Articles

Humor Giveth and It Taketh Away

 








Humor Giveth and
It Taketh Away

An exercise in humor
and self confidence
by
Patt Schwab, Ph.D.
Download a printable version

I was presenting a workshop to a group of Municipal Clerks when a woman in the back of the room began to repeatedly grab the front of her blouse. The audience, however, was so intensely attentive that they did not seem to notice her.

Assuming their rapt attention related to the brilliance and relevance of my presentation, I amplified my remarks with large dramatic gestures. It worked, they were totally focused on me. I had what every speaker craves: complete command of the audience. If a pin were to have been dropped, it would have been heard.

Meanwhile, the woman in the back became more and more agitated. She started pulling the front of her blouse in and out. At last I was so distracted by her that I lost my place and looked down at my notes. Only then, I noticed that the entire front of my blouse was unbuttoned - not just that top button that pops now and then, but THE ENTIRE FRONT! I was mortified! The transfixed attention of the audience had nothing to do with the brilliance and relevance of my presentation! (Although it may have had something to do with the brilliance and relevance of my gestures!)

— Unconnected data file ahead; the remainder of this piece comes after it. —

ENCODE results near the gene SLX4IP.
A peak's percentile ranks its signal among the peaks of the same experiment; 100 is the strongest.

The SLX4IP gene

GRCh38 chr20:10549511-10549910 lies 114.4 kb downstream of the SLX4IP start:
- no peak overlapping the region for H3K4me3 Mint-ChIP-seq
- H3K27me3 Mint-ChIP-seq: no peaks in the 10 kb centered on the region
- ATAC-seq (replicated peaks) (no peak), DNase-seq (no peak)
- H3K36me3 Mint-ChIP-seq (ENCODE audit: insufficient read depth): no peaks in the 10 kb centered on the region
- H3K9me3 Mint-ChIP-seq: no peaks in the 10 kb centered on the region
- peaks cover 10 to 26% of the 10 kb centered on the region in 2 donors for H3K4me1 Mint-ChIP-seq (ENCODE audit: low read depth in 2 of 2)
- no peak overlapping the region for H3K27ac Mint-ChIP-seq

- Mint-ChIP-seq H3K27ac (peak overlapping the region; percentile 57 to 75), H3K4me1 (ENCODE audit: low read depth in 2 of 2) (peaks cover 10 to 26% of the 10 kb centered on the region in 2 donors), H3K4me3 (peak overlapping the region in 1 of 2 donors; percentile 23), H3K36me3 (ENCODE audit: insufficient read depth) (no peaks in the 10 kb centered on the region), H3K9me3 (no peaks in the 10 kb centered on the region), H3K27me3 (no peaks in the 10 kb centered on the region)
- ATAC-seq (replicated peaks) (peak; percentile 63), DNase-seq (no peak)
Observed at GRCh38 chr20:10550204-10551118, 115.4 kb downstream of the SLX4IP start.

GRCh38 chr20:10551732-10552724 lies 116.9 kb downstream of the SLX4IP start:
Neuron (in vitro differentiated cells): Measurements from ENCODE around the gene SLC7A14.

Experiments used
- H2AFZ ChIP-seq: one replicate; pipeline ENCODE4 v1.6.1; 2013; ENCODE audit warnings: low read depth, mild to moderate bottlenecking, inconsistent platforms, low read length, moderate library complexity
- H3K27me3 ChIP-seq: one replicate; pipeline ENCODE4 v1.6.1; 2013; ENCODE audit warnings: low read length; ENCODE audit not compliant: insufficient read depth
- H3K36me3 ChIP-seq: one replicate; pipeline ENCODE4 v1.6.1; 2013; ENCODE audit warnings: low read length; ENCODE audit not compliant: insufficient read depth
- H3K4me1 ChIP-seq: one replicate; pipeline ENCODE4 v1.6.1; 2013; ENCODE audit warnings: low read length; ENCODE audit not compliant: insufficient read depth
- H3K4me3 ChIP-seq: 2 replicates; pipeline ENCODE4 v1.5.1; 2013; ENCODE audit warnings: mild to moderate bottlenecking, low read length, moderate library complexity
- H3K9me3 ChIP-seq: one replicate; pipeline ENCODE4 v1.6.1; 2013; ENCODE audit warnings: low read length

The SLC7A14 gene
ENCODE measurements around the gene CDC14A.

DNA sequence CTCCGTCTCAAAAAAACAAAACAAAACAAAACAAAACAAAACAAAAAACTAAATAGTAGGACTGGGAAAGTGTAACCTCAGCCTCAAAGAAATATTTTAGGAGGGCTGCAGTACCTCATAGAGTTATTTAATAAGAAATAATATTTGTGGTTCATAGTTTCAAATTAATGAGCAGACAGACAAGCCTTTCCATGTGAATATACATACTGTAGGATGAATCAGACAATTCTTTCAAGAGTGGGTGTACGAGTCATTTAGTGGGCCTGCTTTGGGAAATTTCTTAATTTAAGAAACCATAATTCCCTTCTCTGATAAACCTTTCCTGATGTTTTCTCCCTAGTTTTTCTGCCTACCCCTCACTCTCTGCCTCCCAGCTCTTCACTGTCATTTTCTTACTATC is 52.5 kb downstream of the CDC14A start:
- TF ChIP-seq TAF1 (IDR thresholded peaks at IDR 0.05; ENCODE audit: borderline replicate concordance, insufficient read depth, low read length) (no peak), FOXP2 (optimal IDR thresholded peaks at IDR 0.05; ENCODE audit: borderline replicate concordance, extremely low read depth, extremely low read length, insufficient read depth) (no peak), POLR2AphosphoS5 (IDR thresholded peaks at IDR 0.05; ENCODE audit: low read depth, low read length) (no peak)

Luckily the Humor Muse stepped in to aid me. I explained to the group, "I'm trying so hard to stay "a breast" of this material that, well, I just got carried away!"

They laughed, I buttoned up, the agitated woman calmed down, and we went on with the program. I'd been saved by the power of humor! It made me appear self-confident and in control even when I was not. Just how self confident it had made me look I was not to learn until two years later.

I was about to give a speech to a group in an entirely different industry when a woman approached me saying: "I heard you when I was a municipal clerk a few years ago and I wondered if you still do that trick where you open your blouse in the middle of your speech?"

© 1997 Patt Schwab, Ph.D.

Reprinting and Reposting
 
Please contact Patt Schwab for permission to reprint, and to see if there is a royalty required for reprint.
 
If permission is granted, we request a hard copy of the publication in which the article appears. We request you include Patt's bio at the end of the piece, along with contact information, and preferably, a photo. Photos are available from the Meeting Planners page.

For additional information, you may complete an information form or contact Patt Schwab directly at:


Copyright © 2003-2004 Patt Schwab. All rights reserved.

Website Design byTechTamers